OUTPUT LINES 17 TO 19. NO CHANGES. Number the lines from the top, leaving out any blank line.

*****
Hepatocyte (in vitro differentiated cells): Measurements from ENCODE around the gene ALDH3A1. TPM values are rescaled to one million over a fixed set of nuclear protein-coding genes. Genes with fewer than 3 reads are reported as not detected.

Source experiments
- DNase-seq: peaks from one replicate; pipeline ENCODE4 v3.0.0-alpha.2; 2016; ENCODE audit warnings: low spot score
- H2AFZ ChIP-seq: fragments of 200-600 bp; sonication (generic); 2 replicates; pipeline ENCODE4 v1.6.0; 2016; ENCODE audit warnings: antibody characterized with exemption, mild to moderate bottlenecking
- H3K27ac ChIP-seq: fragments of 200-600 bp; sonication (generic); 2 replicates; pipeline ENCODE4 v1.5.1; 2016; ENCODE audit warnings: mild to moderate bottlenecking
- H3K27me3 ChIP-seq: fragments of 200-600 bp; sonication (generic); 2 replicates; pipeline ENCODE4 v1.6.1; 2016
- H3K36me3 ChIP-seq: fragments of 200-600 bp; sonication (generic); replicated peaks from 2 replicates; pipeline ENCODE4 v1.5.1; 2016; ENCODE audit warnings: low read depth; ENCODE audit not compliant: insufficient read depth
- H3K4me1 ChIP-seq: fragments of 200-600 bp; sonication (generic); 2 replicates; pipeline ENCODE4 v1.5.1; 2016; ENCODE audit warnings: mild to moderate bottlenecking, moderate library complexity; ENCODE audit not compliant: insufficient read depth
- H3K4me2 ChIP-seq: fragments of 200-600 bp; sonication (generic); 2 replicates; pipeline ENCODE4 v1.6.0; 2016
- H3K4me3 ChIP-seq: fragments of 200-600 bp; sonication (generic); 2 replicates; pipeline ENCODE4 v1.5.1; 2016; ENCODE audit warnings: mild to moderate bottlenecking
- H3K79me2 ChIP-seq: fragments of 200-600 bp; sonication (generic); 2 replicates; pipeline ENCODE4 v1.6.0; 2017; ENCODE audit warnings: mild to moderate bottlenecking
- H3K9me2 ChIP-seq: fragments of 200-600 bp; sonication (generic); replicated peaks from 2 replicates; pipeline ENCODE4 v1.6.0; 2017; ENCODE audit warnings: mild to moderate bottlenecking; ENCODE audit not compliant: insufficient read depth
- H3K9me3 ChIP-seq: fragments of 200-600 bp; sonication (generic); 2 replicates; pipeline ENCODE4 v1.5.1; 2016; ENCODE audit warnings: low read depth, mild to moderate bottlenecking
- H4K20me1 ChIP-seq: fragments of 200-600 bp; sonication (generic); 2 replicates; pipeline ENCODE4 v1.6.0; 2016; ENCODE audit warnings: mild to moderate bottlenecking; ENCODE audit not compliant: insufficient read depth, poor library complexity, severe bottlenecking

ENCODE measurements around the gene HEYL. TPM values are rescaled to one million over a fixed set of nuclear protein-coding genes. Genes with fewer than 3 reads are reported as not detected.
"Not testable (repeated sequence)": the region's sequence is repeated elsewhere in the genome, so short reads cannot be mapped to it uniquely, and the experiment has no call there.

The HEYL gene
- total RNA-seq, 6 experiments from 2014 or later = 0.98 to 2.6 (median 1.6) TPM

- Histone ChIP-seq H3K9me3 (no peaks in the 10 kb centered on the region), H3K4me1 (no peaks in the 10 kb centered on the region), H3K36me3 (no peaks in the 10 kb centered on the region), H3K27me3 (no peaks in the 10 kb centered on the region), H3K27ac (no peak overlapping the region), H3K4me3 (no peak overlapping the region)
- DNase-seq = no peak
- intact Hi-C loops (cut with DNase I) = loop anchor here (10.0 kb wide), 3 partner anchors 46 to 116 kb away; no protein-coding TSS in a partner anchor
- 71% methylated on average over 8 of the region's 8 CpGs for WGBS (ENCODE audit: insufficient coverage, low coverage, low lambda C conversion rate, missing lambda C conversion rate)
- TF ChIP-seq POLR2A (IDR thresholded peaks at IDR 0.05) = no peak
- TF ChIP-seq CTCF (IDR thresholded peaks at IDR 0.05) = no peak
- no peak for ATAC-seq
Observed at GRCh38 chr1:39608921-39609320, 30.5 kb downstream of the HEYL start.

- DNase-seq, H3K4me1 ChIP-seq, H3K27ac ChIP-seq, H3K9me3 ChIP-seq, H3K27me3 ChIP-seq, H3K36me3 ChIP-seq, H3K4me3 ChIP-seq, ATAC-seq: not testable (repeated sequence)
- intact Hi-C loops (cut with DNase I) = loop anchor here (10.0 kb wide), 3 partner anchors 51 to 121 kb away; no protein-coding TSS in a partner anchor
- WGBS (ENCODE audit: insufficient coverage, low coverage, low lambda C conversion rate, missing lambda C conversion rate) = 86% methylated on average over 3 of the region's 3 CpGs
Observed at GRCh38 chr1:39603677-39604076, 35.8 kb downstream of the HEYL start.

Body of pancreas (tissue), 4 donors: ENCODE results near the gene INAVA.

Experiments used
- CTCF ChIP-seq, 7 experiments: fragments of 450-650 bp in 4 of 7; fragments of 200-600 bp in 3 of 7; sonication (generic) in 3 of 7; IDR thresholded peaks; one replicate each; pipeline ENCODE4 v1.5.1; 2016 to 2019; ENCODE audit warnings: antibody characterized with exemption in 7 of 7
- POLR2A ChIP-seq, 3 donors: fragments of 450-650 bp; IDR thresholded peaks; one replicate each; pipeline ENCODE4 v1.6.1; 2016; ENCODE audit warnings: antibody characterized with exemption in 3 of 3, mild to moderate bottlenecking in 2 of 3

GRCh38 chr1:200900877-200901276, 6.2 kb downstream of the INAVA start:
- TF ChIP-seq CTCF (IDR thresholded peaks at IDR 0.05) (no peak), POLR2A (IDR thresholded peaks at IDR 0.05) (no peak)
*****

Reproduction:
The HEYL gene
- total RNA-seq, 6 experiments from 2014 or later = 0.98 to 2.6 (median 1.6) TPM

- Histone ChIP-seq H3K9me3 (no peaks in the 10 kb centered on the region), H3K4me1 (no peaks in the 10 kb centered on the region), H3K36me3 (no peaks in the 10 kb centered on the region), H3K27me3 (no peaks in the 10 kb centered on the region), H3K27ac (no peak overlapping the region), H3K4me3 (no peak overlapping the region)